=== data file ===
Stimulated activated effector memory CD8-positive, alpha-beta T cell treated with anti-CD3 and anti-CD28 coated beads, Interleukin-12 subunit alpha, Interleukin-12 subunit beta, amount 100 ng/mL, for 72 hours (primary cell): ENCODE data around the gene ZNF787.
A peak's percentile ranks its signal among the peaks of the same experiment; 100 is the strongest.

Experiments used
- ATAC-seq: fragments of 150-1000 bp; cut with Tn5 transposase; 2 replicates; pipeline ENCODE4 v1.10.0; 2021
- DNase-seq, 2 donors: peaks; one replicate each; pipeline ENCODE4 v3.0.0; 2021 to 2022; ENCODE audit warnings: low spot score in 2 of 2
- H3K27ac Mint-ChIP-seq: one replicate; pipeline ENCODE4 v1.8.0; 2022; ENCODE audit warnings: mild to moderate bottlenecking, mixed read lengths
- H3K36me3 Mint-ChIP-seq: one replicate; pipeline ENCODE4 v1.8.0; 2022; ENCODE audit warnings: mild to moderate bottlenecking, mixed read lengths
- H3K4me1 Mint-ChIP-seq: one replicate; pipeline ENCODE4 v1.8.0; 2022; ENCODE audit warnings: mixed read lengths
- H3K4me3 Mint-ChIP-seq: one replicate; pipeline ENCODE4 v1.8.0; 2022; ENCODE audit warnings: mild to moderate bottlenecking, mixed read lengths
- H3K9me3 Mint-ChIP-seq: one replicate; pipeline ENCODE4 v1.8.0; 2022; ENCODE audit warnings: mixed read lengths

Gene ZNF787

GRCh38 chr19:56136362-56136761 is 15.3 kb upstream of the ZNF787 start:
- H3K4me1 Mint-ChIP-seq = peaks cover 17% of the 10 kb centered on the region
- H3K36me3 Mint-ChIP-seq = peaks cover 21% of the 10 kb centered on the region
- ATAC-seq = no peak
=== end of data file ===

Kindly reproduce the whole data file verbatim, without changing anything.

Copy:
Stimulated activated effector memory CD8-positive, alpha-beta T cell treated with anti-CD3 and anti-CD28 coated beads, Interleukin-12 subunit alpha, Interleukin-12 subunit beta, amount 100 ng/mL, for 72 hours (primary cell): ENCODE data around the gene ZNF787.
A peak's percentile ranks its signal among the peaks of the same experiment; 100 is the strongest.

Experiments used
- ATAC-seq: fragments of 150-1000 bp; cut with Tn5 transposase; 2 replicates; pipeline ENCODE4 v1.10.0; 2021
- DNase-seq, 2 donors: peaks; one replicate each; pipeline ENCODE4 v3.0.0; 2021 to 2022; ENCODE audit warnings: low spot score in 2 of 2
- H3K27ac Mint-ChIP-seq: one replicate; pipeline ENCODE4 v1.8.0; 2022; ENCODE audit warnings: mild to moderate bottlenecking, mixed read lengths
- H3K36me3 Mint-ChIP-seq: one replicate; pipeline ENCODE4 v1.8.0; 2022; ENCODE audit warnings: mild to moderate bottlenecking, mixed read lengths
- H3K4me1 Mint-ChIP-seq: one replicate; pipeline ENCODE4 v1.8.0; 2022; ENCODE audit warnings: mixed read lengths
- H3K4me3 Mint-ChIP-seq: one replicate; pipeline ENCODE4 v1.8.0; 2022; ENCODE audit warnings: mild to moderate bottlenecking, mixed read lengths
- H3K9me3 Mint-ChIP-seq: one replicate; pipeline ENCODE4 v1.8.0; 2022; ENCODE audit warnings: mixed read lengths

Gene ZNF787

GRCh38 chr19:56136362-56136761 is 15.3 kb upstream of the ZNF787 start:
- H3K4me1 Mint-ChIP-seq = peaks cover 17% of the 10 kb centered on the region
- H3K36me3 Mint-ChIP-seq = peaks cover 21% of the 10 kb centered on the region
- ATAC-seq = no peak